Revolutionary novelist and historian, erstwhile anarchist, Bolshevik, dissident, Left Oppositionist … Victor Serge is one of the most compelling figures to have emerged from the history of the Soviet Union. A lucid observer and a great writer, his is the story of a course set on hope, a pursuit of truth, dignity and human justice set against some of the most momentous events of the twentieth century.
Born Victor Kibalchich, the son and nephew of Russian revolutionary populists, Serge spent his first fifteen years in Belgium and was twenty-eight before he set foot in his homeland in 1919. Within months he had joined the Bolsheviks, and went on to participate in the first three Congresses of the Comintern, fight in the siege of Petrograd and work on various party assignments, both at home and abroad. In 1925, after the defeat of the German October, he returned to the Soviet Union to stand with the Left Opposition. A sort of permanent political oppositionist, Serge's refusal to side with either capitalism or Stalinism assured his marginality and consigned him to a life of persecution and poverty: after years of frequent and vicious arrests, he was expelled from Russia in 1936; four years later when the Wehrmacht arrived in Paris he was forced to flee to Marseilles; finally he was granted an exit visa and went to Mexico, where he died in poverty in 1947.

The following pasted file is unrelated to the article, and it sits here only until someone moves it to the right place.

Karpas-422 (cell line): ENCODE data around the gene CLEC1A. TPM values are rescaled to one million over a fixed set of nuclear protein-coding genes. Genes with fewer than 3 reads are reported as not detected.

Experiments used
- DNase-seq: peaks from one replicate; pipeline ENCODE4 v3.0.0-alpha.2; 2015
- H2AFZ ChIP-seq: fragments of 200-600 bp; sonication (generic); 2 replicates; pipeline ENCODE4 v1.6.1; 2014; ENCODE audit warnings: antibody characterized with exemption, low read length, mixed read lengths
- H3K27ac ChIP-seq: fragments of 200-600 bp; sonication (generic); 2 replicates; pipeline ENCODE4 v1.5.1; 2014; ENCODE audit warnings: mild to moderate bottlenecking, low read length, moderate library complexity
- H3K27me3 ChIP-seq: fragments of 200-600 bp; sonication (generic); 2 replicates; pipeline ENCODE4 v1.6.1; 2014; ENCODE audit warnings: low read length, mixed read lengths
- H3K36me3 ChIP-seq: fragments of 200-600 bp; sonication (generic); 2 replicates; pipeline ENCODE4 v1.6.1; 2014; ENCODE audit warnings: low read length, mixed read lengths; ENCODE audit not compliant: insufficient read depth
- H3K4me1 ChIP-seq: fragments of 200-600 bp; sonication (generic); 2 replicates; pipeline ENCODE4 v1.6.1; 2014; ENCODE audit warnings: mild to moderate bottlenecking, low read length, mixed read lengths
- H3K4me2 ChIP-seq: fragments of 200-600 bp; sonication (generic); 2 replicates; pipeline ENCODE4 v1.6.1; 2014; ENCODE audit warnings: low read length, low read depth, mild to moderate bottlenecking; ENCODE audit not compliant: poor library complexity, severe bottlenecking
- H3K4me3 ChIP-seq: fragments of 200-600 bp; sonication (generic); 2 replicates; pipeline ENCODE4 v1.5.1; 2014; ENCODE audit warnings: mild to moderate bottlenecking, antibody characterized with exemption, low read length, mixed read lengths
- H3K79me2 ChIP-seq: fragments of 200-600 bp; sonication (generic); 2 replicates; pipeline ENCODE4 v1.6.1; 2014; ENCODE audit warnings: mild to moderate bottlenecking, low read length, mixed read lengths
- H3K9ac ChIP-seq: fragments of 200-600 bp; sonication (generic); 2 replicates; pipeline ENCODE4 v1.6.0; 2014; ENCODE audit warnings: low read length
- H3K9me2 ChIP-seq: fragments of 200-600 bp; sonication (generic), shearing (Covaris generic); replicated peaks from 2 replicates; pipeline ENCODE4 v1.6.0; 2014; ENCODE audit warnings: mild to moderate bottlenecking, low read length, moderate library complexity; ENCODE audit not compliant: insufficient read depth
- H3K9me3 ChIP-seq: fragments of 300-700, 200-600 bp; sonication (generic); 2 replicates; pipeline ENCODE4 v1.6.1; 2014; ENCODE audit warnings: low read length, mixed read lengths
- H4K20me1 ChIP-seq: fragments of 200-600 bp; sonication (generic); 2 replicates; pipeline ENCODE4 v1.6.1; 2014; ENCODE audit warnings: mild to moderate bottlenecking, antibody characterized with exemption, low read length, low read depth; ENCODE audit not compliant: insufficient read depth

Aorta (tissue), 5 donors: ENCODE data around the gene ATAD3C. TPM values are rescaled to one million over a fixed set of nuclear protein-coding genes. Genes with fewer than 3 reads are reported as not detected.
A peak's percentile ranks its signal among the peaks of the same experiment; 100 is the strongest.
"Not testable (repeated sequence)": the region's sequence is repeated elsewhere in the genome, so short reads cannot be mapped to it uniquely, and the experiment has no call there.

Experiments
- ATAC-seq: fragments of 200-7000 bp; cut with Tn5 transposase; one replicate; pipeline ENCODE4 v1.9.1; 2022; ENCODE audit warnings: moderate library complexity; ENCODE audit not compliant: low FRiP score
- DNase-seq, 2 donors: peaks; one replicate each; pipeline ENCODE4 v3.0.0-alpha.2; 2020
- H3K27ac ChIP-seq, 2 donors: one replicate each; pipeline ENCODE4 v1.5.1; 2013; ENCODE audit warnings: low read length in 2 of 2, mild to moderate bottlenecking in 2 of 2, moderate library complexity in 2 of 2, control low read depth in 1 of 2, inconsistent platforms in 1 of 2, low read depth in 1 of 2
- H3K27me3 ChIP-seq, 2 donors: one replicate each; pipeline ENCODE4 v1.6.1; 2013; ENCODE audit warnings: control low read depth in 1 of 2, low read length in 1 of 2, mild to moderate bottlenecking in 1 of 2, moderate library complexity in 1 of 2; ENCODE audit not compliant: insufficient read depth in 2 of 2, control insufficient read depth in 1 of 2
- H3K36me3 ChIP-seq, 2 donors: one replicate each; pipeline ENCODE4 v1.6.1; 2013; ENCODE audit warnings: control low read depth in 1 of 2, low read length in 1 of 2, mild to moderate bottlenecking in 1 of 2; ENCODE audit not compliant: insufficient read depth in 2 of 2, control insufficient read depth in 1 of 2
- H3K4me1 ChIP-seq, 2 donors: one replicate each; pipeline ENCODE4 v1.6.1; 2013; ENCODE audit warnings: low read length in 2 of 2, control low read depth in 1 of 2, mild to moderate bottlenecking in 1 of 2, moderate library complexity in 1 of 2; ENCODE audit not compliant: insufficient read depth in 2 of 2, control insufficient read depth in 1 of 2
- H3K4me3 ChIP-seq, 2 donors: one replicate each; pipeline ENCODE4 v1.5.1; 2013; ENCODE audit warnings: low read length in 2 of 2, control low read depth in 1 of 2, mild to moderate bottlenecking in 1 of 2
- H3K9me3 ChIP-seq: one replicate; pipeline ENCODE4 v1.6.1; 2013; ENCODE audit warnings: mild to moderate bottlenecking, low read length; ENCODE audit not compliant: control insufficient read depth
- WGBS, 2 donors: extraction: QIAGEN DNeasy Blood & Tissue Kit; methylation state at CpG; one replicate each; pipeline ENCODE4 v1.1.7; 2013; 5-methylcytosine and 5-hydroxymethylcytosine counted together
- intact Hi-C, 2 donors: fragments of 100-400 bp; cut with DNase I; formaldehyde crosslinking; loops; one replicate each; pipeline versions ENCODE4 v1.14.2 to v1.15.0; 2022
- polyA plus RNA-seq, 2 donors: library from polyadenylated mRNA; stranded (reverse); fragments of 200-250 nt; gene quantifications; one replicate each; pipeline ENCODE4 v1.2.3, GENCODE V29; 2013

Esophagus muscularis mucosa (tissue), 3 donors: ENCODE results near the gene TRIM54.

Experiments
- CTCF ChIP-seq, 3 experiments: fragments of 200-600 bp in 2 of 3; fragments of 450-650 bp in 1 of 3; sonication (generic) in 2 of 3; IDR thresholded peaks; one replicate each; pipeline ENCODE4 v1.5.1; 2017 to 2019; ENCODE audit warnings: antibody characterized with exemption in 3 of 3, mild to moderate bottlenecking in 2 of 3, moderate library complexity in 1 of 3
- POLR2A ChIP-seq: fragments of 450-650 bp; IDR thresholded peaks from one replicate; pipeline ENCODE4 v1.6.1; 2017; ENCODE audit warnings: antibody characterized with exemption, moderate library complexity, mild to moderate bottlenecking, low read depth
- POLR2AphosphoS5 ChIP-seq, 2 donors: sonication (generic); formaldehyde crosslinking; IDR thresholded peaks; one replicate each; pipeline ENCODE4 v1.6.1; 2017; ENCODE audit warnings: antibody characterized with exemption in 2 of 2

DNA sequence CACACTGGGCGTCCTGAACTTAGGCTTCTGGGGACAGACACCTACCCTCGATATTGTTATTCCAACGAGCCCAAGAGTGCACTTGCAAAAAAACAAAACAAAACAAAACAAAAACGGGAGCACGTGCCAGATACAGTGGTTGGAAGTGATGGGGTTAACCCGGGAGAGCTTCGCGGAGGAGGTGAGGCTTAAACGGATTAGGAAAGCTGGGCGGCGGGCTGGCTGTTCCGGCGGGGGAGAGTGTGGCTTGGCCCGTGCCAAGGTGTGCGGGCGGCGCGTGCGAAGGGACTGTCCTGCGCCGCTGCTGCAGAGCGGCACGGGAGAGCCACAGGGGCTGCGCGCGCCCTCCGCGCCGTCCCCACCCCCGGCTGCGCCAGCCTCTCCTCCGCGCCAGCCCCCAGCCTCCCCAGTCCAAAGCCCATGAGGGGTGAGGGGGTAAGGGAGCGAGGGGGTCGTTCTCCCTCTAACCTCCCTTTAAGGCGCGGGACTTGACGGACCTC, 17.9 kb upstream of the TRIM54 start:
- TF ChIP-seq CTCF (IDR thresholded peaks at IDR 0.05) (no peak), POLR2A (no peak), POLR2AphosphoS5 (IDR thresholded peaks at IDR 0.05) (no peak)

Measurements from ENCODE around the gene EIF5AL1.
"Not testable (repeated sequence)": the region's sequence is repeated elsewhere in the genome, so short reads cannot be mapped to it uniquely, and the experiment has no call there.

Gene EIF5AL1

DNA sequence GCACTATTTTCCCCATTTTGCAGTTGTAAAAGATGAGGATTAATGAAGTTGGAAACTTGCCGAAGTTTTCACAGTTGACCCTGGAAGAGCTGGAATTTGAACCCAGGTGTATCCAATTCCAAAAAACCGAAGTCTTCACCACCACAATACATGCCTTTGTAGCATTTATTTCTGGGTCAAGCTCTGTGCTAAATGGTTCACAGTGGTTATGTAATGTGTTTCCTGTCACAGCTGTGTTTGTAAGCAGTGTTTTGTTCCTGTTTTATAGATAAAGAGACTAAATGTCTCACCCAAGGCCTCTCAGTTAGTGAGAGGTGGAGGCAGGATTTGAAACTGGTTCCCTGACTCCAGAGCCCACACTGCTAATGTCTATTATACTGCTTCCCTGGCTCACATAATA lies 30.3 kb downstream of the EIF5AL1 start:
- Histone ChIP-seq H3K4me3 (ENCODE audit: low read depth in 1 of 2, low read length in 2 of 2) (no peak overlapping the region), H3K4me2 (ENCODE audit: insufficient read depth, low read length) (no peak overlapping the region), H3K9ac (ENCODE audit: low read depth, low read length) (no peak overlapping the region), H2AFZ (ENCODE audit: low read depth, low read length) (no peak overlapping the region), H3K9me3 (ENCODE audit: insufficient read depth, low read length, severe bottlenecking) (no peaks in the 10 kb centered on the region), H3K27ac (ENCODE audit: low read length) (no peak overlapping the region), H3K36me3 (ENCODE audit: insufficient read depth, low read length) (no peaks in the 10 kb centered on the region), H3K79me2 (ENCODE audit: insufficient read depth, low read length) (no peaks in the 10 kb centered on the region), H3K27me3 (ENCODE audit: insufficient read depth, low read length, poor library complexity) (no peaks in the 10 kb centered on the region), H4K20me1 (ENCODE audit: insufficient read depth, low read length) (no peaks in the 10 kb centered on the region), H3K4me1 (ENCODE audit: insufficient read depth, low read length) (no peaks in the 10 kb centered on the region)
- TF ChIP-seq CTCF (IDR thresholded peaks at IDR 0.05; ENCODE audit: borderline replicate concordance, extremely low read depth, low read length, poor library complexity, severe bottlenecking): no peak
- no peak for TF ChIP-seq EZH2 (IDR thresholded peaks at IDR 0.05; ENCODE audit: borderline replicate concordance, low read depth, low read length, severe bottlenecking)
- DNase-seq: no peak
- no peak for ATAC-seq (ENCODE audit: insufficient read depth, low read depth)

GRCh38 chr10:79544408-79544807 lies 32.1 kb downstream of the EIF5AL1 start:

Throughout his life, Serge wrote prolifically and tellingly of his times: novels, short stories and novellas as well as biographies of Lenin, Stalin and Trotsky and an enormous archive of unpublished work including correspondence, polemics and essays. Susan Weissman's appreciation of these works and understanding of Serge's life reveal the extraordinary commitment and hope of a great political writer and activist whose views so often reflect the significant historical struggles of our own time.
“Victor Serge was probably the greatest working-class writer of the twentieth century. As this superb study makes clear, he was also the Revolution's most ardent lover and indestructible conscience.”
“Have you ever come across one of those madmen who joyfully, ironically and lightheartedly strove to build the world soviet republic? Or one of those revolutionaries who never gave up hope, despite betrayal and defeat, prison and exile? Susan Weissman presents Victor Serge, a member of that race of giants, a gargantuan in the fight for freedom and collective happiness.”
“Victor Serge is one of the unsung heroes of a corrupt century: a figure of great political courage and humanity. It is a pleasure to see this major witness to our time at last get the careful, sympathetic and informed biography he has so long deserved.”
“In 1968, when I was preparing for a poetry reading in Mexico, my Mexican friends loaned me Victor Serge's typewriter. My fingers almost froze as each touch of the keyboard brought to life the ghosts of the past…This is a unique book about a unique man, Victor Serge, who, in being one of the first to fight for a truly humanitarian socialism, was punished for his shame at the betrayal of the revolution he so longed for.”